Jamal Khashoggi Killers Living In Luxury Villas in Riyadh, Say Witnesses
By Martin Chulov - The Guardian
At least three members of a Saudi hit squad convicted by the kingdom of murdering Jamal Khashoggi are living and working “in seven-star accommodation” inside a government-run security compound in Riyadh, according to a source connected to senior members of Saudi intelligence.
The assassins are believed to be staying in villas and buildings run by Saudi Arabia’s State Security agency – far from the walls of its infamous prisons. The source has spoken to two witnesses who claim to have seen the men. They said family members frequently visit the men, who are able to use a gym and workspaces on the site.
All were sentenced before a Saudi court, in a trial broadly condemned as a sham – though only one of them, Salah al-Tubaigy – was named. Some received death sentences, which were later commuted to life terms.
The sightings cast further doubt on Riyadh’s claims to be holding the killers to account and come as Crown Prince Mohammed bin Salman’s most trusted adviser, Saud al-Qahtani has re-emerged in the royal court after three years in hiding. Qahtani was acquitted of any involvement, despite a western intelligence assessment that he had masterminded the assassination at Prince Mohammed’s behest.
The source confirmed that Tubaigy, the forensic scientist who dismembered Khashoggi inside the Saudi consulate in Istanbul, was one of those seen inside the facility. Mustafa al-Madani, the body double dispatched by the hit squad team to create the ruse that Khashoggi left the consulate alive, has also been seen, as has Mansour Abahussein, who is accused of leading the operation.
Both witnesses have visited the compound on several occasions in the past two years. They say the men were relaxed and appeared to be performing normal duties. Visitors, including caterers, gardeners, technicians and family members, frequently attend the compound, according to the intelligence source.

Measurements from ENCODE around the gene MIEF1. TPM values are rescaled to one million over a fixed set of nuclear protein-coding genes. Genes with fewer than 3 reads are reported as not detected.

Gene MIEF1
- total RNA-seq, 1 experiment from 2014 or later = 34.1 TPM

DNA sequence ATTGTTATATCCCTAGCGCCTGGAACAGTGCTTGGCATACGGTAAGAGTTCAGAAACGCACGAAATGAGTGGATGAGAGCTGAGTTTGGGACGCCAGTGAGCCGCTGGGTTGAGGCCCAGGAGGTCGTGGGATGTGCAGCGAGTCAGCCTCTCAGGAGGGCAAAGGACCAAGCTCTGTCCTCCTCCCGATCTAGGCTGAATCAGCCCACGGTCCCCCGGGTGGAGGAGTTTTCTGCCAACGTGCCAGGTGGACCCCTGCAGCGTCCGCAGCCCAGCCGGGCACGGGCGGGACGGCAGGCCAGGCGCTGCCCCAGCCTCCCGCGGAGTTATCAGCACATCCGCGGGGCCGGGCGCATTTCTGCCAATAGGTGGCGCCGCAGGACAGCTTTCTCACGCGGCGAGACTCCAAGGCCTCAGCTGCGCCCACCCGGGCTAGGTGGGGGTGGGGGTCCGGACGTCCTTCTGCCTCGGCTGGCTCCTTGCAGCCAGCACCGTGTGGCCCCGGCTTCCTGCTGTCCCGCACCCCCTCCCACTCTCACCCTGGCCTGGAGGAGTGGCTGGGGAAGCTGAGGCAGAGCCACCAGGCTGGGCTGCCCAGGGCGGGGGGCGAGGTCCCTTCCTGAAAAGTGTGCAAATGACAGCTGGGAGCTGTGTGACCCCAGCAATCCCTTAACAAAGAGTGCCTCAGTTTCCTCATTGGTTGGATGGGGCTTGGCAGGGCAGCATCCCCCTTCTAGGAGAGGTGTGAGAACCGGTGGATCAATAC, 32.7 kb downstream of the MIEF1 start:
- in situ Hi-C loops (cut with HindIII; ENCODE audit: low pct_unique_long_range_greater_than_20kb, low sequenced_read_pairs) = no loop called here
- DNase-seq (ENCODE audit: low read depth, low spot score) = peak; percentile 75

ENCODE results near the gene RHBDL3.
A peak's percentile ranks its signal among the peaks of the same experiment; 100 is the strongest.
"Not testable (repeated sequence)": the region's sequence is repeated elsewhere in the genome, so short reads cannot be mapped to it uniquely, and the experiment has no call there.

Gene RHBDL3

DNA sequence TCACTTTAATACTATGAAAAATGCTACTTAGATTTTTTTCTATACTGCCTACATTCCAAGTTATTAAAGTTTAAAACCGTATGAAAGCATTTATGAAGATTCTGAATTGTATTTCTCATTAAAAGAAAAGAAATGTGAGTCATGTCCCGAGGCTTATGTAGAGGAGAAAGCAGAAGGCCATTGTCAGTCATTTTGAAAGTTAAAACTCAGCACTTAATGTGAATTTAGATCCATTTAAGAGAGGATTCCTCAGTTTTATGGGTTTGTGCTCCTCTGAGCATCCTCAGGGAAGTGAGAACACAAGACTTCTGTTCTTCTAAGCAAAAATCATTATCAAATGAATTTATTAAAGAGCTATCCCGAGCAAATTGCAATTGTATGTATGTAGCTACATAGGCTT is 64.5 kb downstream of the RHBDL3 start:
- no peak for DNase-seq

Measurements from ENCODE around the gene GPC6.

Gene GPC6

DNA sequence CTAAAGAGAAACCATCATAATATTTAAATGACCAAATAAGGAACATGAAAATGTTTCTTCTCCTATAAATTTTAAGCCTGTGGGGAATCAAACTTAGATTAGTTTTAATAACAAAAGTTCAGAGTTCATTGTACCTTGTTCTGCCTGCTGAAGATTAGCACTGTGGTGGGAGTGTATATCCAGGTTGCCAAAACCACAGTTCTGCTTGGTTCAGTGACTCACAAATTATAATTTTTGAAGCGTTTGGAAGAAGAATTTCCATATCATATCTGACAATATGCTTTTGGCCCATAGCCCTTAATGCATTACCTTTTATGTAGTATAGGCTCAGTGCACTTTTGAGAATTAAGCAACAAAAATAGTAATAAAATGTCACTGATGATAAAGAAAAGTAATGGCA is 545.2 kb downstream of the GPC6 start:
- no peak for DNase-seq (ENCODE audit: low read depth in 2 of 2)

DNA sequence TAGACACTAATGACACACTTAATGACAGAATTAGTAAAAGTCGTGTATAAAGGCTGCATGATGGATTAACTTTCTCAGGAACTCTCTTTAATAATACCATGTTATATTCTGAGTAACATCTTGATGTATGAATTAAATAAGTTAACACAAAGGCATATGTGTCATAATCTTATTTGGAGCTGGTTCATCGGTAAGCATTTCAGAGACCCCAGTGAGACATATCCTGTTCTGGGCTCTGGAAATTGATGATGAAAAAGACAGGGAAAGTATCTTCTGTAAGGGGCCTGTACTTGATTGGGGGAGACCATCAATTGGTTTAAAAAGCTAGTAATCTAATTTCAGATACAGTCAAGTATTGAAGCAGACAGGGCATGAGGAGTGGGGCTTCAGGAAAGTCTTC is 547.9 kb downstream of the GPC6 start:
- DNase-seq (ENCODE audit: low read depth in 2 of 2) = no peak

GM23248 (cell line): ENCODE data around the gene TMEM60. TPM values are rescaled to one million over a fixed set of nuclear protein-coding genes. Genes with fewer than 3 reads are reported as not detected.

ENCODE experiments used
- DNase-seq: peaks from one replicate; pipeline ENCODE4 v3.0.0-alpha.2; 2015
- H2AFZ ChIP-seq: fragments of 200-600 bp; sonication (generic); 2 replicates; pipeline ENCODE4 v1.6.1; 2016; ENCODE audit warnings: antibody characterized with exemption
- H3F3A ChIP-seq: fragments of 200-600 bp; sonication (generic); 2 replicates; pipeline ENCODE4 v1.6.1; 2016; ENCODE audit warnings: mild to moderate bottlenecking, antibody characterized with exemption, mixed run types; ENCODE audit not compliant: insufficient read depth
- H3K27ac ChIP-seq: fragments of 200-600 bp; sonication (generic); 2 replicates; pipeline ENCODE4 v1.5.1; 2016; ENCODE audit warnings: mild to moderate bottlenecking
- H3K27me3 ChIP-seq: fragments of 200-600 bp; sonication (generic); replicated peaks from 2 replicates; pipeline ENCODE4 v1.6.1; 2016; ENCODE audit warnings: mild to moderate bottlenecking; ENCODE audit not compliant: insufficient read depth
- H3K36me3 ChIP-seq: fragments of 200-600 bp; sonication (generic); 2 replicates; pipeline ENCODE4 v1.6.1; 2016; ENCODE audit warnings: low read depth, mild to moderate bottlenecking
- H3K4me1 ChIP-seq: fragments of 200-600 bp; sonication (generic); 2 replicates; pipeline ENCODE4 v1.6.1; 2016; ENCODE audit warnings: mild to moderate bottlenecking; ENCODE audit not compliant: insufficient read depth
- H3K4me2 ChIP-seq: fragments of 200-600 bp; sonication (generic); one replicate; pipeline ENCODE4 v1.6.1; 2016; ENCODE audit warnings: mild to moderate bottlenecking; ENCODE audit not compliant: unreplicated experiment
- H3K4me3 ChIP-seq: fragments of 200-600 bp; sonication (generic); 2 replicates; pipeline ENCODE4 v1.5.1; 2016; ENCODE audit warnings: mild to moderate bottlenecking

The sightings of Tubaigy, Abahussein and Madani took place in late 2019 and towards the middle of 2020. The witnesses would not publicly disclose their names for fear of retribution from Prince Mohammed and by state security, which wields a heavy hand in Saudi Arabia. Abahussein and Madani are known to be intelligence officers employed by state security. Their boss, Abdul Aziz bin Mohammed Al-Howairini, has been seen with some of the accused, and is often spotted using the compound gym.
In December 2019, after proceedings shrouded in secrecy, a Saudi court acquitted three defendants; sentenced five more to death; and a further five to prison terms. The five men sentenced to death were not organizers and were eventually legally pardoned in May 2020 by Khashoggi’s children in an arrangement brokered by Prince Mohammed.
Little has been revealed, until now, about the whereabouts of the main players in the plot. But their apparent presence in a modern, well-equipped intelligence compound, where they enjoy freedom of movement, is starkly at odds with assurances by the Saudi royal court that the perpetrators faced tough punishment.
The revelations come as mystery continues to surround the identity of a man arrested by French police this month, who was initially identified as a member of a secondary team of the Khashoggi assassins. Khaled Aedh al-Otaibi was arrested at Charles de Gaulle airport on 7 December on the basis of a warrant issued by Turkey.
Police later said the arrest had been a case of mistaken identity. However, Turkish officials are understood to believe that France may have captured the right man and freed him for political reasons.
A well-placed source confirmed to the Guardian that Turkish officials had flagged their concerns, claiming the data they provided to Interpol matched what French police had initially sent to them.
Prince Mohammed is known to be anxious to prevent further details of the assassination being made public – a scenario that would have been likely if one of the killers had been extradited to Turkey and tried in open court.
President Emmanuel Macron of France was received by Prince Mohammed in Jeddah earlier this month in the first visit by a western leader to Saudi Arabia since the scandal erupted in October 2018. As a quid pro quo, Macron had insisted that the de facto Saudi leader receive a call from the Lebanese Prime Minister, Najib Mikati, potentially opening a path for Riyadh to send aid to the bankrupt country.
In the days that followed France releasing the man they arrested, the language used by Saudi and Gulf officials towards Lebanon has softened considerably.